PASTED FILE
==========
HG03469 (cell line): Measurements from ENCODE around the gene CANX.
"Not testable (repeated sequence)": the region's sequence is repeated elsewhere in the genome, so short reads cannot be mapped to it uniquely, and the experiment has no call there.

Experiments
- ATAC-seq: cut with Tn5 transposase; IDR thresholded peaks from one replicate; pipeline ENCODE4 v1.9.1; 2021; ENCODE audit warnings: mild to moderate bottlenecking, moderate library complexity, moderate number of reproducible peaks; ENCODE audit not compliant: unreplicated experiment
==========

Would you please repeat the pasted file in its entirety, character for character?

HG03469 (cell line): Measurements from ENCODE around the gene CANX.
"Not testable (repeated sequence)": the region's sequence is repeated elsewhere in the genome, so short reads cannot be mapped to it uniquely, and the experiment has no call there.

Experiments
- ATAC-seq: cut with Tn5 transposase; IDR thresholded peaks from one replicate; pipeline ENCODE4 v1.9.1; 2021; ENCODE audit warnings: mild to moderate bottlenecking, moderate library complexity, moderate number of reproducible peaks; ENCODE audit not compliant: unreplicated experiment